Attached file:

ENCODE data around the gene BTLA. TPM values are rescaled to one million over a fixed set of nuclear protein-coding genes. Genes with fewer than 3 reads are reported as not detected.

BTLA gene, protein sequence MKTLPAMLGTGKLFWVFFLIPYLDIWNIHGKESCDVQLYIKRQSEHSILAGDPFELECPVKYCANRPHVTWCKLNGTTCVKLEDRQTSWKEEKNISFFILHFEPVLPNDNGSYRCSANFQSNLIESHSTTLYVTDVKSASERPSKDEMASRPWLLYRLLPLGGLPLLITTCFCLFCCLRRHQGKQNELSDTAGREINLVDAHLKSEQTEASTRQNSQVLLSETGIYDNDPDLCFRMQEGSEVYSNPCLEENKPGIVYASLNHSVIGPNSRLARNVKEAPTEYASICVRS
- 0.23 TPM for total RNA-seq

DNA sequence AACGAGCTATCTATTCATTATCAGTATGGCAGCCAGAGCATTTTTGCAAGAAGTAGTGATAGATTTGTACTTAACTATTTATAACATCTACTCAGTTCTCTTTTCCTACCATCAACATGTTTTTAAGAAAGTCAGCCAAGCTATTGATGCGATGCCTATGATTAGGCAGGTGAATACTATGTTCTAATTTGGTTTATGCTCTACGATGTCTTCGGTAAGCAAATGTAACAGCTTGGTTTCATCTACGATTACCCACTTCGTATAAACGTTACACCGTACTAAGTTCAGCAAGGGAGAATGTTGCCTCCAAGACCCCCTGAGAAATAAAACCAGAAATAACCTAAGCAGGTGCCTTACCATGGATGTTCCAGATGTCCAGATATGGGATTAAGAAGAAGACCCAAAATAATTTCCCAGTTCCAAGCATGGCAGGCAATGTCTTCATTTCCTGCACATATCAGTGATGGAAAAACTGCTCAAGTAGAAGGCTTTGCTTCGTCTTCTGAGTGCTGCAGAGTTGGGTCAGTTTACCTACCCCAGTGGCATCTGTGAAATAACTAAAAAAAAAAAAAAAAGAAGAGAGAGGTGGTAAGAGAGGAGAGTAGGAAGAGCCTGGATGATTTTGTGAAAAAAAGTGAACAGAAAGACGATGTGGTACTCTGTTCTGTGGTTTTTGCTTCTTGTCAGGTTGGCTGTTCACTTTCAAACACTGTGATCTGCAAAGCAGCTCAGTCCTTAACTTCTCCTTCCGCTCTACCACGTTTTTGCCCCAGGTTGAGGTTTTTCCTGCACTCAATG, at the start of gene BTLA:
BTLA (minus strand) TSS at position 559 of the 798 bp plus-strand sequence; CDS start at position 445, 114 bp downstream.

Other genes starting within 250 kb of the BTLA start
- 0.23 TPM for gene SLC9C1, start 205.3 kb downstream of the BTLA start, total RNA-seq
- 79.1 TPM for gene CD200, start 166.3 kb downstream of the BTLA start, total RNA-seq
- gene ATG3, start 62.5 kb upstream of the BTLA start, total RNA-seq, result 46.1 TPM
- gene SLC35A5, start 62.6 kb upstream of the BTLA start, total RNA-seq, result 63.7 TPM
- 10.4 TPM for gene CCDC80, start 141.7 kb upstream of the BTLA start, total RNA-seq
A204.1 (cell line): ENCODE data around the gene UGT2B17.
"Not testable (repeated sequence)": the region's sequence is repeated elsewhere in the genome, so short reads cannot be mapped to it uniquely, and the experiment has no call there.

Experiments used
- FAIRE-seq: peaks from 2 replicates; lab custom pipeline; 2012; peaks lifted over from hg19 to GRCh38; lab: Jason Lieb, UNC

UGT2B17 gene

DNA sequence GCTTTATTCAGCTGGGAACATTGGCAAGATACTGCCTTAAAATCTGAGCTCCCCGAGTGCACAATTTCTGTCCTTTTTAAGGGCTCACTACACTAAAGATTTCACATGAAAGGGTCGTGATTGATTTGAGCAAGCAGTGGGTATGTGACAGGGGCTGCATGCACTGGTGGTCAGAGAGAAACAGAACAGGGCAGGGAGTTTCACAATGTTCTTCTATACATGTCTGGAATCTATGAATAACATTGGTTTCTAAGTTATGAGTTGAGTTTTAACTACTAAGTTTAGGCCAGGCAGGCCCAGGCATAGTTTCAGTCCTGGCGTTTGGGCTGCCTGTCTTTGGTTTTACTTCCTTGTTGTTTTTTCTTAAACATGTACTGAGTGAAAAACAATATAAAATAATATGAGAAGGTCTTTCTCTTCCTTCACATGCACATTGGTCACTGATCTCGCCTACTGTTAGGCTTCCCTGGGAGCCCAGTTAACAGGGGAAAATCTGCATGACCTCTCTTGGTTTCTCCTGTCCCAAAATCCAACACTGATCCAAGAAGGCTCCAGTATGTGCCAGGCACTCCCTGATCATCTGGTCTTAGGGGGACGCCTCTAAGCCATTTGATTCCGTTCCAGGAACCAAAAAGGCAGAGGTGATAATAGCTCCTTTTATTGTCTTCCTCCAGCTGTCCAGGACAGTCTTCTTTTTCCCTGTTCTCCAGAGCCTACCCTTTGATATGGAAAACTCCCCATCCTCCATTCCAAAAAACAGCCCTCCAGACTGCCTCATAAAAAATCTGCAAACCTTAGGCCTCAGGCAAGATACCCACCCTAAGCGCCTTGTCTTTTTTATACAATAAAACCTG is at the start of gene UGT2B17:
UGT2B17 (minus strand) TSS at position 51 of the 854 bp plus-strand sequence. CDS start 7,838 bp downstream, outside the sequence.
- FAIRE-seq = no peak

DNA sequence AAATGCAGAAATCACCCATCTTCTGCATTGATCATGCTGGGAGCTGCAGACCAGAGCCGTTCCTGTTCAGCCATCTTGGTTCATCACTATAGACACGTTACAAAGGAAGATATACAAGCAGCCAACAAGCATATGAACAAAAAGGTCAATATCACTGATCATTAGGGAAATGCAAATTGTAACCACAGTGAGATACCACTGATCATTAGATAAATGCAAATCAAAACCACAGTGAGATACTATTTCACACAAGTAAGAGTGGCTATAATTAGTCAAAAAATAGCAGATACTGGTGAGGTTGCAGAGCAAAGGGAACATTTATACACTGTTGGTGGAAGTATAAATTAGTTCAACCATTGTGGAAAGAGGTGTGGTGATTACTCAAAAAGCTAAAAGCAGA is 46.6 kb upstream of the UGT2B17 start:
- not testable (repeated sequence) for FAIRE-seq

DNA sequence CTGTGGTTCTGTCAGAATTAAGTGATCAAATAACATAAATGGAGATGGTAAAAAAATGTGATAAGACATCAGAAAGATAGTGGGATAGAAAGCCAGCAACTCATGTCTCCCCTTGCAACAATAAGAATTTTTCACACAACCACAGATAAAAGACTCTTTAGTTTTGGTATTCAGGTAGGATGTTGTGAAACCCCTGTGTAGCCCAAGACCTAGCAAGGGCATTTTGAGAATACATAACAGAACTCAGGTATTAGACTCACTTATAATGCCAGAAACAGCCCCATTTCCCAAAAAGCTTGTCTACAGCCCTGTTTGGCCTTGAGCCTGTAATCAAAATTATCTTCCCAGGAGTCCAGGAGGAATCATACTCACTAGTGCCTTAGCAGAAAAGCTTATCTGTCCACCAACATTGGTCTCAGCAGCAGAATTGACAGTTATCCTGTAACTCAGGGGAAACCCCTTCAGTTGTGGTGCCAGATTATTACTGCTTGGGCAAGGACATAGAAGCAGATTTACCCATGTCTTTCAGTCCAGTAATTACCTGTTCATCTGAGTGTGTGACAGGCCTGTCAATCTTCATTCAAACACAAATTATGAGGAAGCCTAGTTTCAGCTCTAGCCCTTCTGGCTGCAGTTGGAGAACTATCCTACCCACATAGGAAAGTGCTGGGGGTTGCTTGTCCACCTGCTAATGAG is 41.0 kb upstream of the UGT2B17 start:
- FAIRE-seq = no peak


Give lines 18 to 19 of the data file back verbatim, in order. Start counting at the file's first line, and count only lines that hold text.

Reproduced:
UGT2B17 (minus strand) TSS at position 51 of the 854 bp plus-strand sequence. CDS start 7,838 bp downstream, outside the sequence.
- FAIRE-seq = no peak